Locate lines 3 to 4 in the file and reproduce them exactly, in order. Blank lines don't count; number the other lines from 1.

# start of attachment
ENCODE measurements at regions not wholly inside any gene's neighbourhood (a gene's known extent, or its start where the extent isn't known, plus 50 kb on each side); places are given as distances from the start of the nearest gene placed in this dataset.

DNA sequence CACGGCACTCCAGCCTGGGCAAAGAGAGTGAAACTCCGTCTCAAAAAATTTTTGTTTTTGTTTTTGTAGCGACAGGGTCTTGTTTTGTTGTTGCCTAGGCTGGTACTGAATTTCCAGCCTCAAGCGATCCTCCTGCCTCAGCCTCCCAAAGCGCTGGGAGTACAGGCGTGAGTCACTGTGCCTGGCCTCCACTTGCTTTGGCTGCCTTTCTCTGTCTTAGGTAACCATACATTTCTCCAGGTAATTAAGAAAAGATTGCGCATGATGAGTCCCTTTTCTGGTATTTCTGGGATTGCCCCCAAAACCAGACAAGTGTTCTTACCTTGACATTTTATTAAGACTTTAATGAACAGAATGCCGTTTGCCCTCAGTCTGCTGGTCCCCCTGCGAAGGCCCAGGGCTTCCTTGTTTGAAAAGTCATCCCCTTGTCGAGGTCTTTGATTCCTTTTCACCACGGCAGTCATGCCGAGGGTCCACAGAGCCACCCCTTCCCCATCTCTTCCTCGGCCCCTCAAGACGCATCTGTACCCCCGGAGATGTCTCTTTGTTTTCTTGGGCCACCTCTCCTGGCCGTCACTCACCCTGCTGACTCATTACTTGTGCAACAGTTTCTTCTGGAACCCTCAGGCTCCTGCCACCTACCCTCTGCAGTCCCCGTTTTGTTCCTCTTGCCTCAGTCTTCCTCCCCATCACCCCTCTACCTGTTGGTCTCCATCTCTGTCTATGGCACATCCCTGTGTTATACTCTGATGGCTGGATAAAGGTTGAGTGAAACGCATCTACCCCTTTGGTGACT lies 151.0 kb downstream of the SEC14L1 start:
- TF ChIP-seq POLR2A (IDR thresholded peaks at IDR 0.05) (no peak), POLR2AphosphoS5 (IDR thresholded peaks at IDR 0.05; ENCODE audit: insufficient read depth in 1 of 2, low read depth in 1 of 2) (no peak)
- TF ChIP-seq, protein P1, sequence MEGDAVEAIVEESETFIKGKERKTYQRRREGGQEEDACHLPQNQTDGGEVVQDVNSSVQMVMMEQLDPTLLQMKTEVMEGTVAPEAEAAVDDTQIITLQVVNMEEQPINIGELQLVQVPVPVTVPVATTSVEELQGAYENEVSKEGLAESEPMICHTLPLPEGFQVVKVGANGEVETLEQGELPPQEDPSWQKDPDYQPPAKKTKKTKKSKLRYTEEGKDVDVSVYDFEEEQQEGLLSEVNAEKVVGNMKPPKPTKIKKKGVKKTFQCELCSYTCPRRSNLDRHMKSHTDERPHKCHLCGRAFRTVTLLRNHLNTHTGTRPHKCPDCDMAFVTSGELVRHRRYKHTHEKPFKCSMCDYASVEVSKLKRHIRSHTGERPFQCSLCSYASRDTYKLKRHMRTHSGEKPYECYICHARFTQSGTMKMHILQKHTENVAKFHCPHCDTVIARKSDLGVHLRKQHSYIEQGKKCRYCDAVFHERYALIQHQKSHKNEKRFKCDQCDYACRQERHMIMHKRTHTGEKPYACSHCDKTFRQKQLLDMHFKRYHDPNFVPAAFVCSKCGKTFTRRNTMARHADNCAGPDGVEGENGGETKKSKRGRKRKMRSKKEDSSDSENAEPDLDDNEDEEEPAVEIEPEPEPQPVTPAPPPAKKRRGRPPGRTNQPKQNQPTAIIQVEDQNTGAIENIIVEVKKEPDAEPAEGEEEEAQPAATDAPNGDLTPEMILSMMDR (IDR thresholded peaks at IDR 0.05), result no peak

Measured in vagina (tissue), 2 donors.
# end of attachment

- TF ChIP-seq POLR2A (IDR thresholded peaks at IDR 0.05) (no peak), POLR2AphosphoS5 (IDR thresholded peaks at IDR 0.05; ENCODE audit: insufficient read depth in 1 of 2, low read depth in 1 of 2) (no peak)
- TF ChIP-seq, protein P1, sequence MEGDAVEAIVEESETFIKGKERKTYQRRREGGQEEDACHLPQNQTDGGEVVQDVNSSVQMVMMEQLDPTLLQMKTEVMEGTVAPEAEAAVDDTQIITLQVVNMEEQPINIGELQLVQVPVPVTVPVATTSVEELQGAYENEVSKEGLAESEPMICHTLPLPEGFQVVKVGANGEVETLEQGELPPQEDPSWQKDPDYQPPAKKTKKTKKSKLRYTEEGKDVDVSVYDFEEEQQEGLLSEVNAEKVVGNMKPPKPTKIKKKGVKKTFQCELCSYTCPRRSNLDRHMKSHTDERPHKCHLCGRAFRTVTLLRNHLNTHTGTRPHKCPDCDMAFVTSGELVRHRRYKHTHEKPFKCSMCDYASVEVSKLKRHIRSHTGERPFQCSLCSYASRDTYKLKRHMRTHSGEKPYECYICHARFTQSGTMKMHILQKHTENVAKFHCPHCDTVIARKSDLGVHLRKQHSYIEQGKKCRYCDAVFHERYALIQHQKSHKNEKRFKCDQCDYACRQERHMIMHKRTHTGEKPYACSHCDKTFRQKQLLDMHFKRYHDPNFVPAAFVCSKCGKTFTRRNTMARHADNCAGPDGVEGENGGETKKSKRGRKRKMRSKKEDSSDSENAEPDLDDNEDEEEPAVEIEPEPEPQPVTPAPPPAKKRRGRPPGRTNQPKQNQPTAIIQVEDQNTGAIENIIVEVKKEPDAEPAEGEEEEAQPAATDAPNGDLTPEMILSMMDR (IDR thresholded peaks at IDR 0.05), result no peak